Steve Bouey, the campaign finance manager for the Colorado Secretary of State, just completed travel to his 74th country.
Bouey felt right at home in Armenia. The altitude in the capital city of Yerevan is only 1,000 feet lower than that of Denver’s famous Mile High mark. And Armenia’s landscape is filled with mountains and picturesque forests.
Colorado Secretary of State Wayne Williams congratulated 50 immigrants from 28 countries on becoming Americans during a ceremony Monday in Centennial, telling them there are “very few limits as to what you can do.”
He told the story of Knavs family in Slovenia. Their daughter, who was born April 26, 1970, immigrated to the United States in 2001 and became a citizen five years later.
“In January she became the first lady of the United States,” Williams said. “So look to your left, look to your right. One of those people may be, in 11 years, first lady or first husband of the United States, just like Melania Trump.
“You don’t know what’s going to happen but that’s the wonder of America.”
The Colorado Secretary of State’s office is closed today for Veterans Day, which each year is celebrated on Nov. 11 and honors those who served in the U.S. Armed Forces.
Here are the SoS employees who served in the military and what they shared about their experiences:
Tim Griesmer in administration served in the Army.
I graduated from West Point in 2002, the first class commissioned after 9/11. I finished flight school at Fort Rucker, AL, in 2004. I was a Air Cav Scout Pilot, flying the OH-58D Kiowa Warrior. I then served a year on the Korean DMZ.
I completed two tours in Iraq, from 2005-2006 and 2008-2009. I was stationed at Fort Carson in 2007, which is how I came to Colorado. I separated in 2010 as a captain and moved to Denver.
The photo is of my team that I flew with on my first deployment to Iraq. One guy was lost in a later deployment to Afghanistan, one was killed in a training accident. It’s a reminder to me of the friends I made, the sacrifices service members make for their country, and the reason I continue to pursue a career of service.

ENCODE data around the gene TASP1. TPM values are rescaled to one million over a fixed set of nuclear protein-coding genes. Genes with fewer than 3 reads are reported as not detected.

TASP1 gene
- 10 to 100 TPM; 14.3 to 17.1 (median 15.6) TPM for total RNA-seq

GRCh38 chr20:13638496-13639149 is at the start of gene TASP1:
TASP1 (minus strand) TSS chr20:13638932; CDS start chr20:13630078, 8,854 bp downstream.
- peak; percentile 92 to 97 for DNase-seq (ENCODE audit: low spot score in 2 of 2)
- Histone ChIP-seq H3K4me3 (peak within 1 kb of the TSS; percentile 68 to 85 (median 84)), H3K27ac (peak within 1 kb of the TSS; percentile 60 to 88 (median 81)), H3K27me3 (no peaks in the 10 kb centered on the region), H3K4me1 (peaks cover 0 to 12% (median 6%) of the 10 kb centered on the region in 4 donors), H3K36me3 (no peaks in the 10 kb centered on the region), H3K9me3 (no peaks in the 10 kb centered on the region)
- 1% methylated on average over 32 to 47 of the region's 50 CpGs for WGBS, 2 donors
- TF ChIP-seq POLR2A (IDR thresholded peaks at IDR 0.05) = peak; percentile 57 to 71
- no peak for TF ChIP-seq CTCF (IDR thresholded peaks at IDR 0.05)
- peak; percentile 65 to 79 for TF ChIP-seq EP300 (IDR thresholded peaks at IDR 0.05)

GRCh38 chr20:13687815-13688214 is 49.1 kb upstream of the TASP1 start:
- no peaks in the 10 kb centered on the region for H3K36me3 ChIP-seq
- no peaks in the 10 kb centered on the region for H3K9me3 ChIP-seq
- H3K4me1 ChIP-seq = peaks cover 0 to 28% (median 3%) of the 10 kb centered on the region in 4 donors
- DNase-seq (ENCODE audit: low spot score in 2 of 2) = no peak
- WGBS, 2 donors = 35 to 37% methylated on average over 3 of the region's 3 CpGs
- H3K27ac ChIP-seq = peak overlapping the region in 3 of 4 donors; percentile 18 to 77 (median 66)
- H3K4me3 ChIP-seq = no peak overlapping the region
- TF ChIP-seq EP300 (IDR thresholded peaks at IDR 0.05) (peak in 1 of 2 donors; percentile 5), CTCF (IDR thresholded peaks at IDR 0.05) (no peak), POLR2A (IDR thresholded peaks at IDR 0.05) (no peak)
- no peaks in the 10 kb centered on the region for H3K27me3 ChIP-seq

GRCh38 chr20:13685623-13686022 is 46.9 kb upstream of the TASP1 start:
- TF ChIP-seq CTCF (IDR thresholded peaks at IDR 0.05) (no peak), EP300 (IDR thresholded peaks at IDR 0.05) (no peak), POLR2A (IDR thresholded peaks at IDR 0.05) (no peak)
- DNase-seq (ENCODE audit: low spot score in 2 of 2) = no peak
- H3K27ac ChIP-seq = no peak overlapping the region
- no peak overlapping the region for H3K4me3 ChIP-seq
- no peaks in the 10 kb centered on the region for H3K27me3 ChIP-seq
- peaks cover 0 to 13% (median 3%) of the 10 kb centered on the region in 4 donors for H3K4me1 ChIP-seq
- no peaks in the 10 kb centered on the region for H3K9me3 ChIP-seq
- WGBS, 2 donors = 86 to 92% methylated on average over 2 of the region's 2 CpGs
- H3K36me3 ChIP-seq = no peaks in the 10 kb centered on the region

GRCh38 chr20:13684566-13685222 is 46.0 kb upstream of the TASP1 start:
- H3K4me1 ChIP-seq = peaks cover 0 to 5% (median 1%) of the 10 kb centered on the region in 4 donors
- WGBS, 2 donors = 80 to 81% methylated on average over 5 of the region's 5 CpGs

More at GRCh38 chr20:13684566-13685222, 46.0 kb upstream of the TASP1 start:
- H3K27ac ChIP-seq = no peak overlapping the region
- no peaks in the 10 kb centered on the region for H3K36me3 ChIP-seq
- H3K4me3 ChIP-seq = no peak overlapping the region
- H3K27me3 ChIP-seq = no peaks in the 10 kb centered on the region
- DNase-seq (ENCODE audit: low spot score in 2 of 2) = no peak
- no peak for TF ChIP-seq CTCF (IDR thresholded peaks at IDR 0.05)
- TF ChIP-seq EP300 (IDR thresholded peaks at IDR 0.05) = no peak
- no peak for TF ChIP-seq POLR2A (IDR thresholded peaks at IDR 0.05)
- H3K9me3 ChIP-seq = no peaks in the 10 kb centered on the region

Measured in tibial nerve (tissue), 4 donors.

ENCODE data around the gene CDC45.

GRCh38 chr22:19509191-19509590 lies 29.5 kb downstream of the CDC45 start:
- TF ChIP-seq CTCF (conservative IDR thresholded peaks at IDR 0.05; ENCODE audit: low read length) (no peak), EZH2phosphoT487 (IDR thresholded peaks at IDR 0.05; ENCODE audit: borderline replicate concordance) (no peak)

It’s been an Olympian kind of week at the Colorado Secretary of State’s Office, complete with daily trivia about the international event and a fundraiser lunch for Special Olympics Colorado.
The office on Thursday watched a short presentation about Special Olympics Colorado and participated in the lunch.
“I was surprised to learn that many of the athletes have challenges with their health care and that Special Olympics is the world’s largest public health organization for people with intellectual disabilities,” staffer Kris Reynolds said.
“Special Olympics has the Healthy Athletes program, which educates athletes on healthy lifestyle choices and help them identify problems that may need, such as dental care. For example, on Sept. 17th Special Olympics Colorado has a flag football tournament and are asking for dentists, dental hygienists, dental assistance and dental students to volunteer to give free screenings.
“I thought I was educated about what Special Olympics did but after Thursday I realized I knew very little and I founds that I was amazed by the organization and its athletes.”
The staffers learned that athlete Kyle Visser learned to swim in three years and also participates in many other sports.
He spoke about his 16-year-involvement with the Special Olympics and the positive impact it has had on his life. The special-needs athlete competes in several events throughout the year.
The event was arranged by the SOS’ Employee Relations Committee. The ERC served hot dogs, chips, cookies and drinks for SOS employees, and donated $377 to Special Olympics.
“We provided an opportunity for members from different areas throughout the office to get together in share in a memorable experience,” staffer Abbas Montoya said. “I think that this epitomizes what the SOS ERC is all about.”
The Colorado Secretary of State employee bikes to work on most summer days. On July 28, as he was pedaling westbound in the bike lane on East 23rd Avenue, a white SUV turning from 23rd on to Colorado Boulevard made a left-hand turn and plowed into Lang, who went flying and was knocked unconscious.
When Lang regained consciousness, the 37-year-old was in the emergency room at Denver Health Medical Center. He sustained multiple injuries, including a displaced and broken finger, a severely dislocated and broken elbow, two broken wrists, and a hairline fracture in one of his knees. He underwent surgery and spent 2½-days in the hospital.
“I feel very fortunate that my brain is in one piece and that I’m alive,” Lang said.
The impact was so strong it cracked his helmet in half but doctors expect him to make a full recovery.